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inclusive, not exclusive
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communauté internationale de collage
inclusif, pas exclusif
analogique et numérique

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© 2020 Paris Collage Colletive

magazine, blog, call it whatever you want...

interview

EMMA HARDING

artist, writer, illustrator

︎ London/UK
may 08, 2020




Could you please introduce yourself a little? Where did you grow up, and what were some of your first art experiences?

I was born in South London but moved to a village in semi-rural Kent when I was two. I loved it because I grew up within reach of fields and animals and roamed around in a daydream.

All I remember is having an urge to draw and make things. Maybe from as young as five I loved all forms of creativity, especially music, but drawing was the easiest to pursue on my own. I don’t come from an openly artistic family so the secretive, individualism of it suited me. I do remember making a drawn book of animals, which I copied (almost page for page) from an existing animal book. I still have the original book but not the one I made. I was overly proud of my drawings and a miniature stapler that I used to staple the book together, not with one staple but a fresh one each time I added a page. It was heavy and immensely ugly.

On your website you say that you are an artist, writer, and illustrator. In that order?

The order of the three, which could also include filmmaking (but I left that off in an attempt to look sane and focused!), is ever fluid and one day I am hoping that I will no longer see it as a dilemma.

I suspect it is due to my ever shifting source of limited finances. I know it is an artist cliché but meaningful financial survival is a difficulty – without filling up ten pages about what that difficulty consists of – it means that when finances are shaky creativity waxes and wanes with it. I know quite a few people who are in the same boat and struggle in and out of different roles too. I’ve resisted certain things like full-time lecturing, for which I am qualified, so I’m aware that the choices are mine and the dilemma is of my own making. It’s always a balancing act, which I am sure has sometimes lead to wrong choices and missed opportunities.

Having said that and in an attempt to answer your question, ‘artist’ covers a lot of ground. I come from a very working class background where artists are other people so for me to claim that title is quite important.

‘Writing’ is something I have done every day for fifteen years. I am published in a small way, so far, and have written one novel (that could be rejected any day!) and am currently writing another. I once studied for two years on a screenwriting MA, and last year was awarded the HW Fisher Curtis Brown Creative writing scholarship. Fully fledged writer feels like a long road, especially at the moment, but that sort of life would suit me.

‘Illustrator’ involves all of my art education and training. I ended up with an MA from Central Saint Martins and I still have an active freelance illustration practice. Looking back the choice to study illustration now seems arbitrary and more to do with a lack of guidance around earning a living as a creative person; ironically I have not sustained a level of success at either!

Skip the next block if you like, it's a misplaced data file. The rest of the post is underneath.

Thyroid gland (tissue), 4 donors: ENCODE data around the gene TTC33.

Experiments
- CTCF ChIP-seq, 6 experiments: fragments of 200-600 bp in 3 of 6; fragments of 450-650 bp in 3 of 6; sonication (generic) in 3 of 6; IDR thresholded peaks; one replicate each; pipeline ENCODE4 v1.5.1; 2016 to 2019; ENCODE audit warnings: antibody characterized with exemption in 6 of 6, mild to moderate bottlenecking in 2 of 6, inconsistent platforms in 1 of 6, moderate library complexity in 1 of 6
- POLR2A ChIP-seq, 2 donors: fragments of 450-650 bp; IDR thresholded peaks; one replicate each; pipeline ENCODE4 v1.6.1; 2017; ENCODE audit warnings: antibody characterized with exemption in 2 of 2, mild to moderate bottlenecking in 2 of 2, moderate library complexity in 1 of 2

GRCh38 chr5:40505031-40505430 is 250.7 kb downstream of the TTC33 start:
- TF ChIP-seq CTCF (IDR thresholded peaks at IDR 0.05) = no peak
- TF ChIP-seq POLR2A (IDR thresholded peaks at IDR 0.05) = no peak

How do these different media and forms of expression relate, correspond and inform each other?

How they relate is also ever changing, and I’m really sorry to go on about money – rather lack of it – but if I have earned money from illustration I feel free to write and the freer I feel the more inclined I am to make art. I don’t think that art and money have any positive relationship whatsoever, yet obviously one needs money. It’s so complicated. Money generally messes things up for me where art is concerned so to get anywhere I cannot think about money when I make art. I wish I had a better or deeper answer to that.

Working in different media, do you find that you express different sides of yourself in each medium, or is there an underlying theme that connects them all?

Being such different forms of expression, the short answer is definitely yes. As an artist I could become totally concerned with visual relationships of shape and marks but then my concerns as a writer are complex so inevitably they meet, or clash, all the time. It is usually to do with audience, words, communication. I’m dissatisfied if I end up with an ‘untitled’ piece; I like to uncover something about intention or unconscious actions – there’s always something going on.

I definitely visit the same themes in my writing and sometimes they have poked through in my art and I’ve ended up with a whole body of work (I once did a project called Charity Shop Orphans where I collected nearly 200 animal ornaments from charity shops, painted and renamed them into new families). I like discarded, apparently valueless objects and qualities that suddenly become valuable. I’m intrigued by what value means, interested in what family means, and a big one for me is freedom. What constitutes freedom and where it is to be found is always cropping up in my work.


Could you describe your creative process? How do you go from an idea to a finished piece of art?

I see creativity as the key attribute for survival, mentally and otherwise. I have this idea (possibly obscene, given the current situation for those in the most extreme circumstances) that if I were put in a room with nothing I would still fashion something, make some gestural communicative thing. I’m not sure that describes my creative process but I think there is an inherent freedom in that idea, that I could literally make anything and it could exist, even if only in imagination.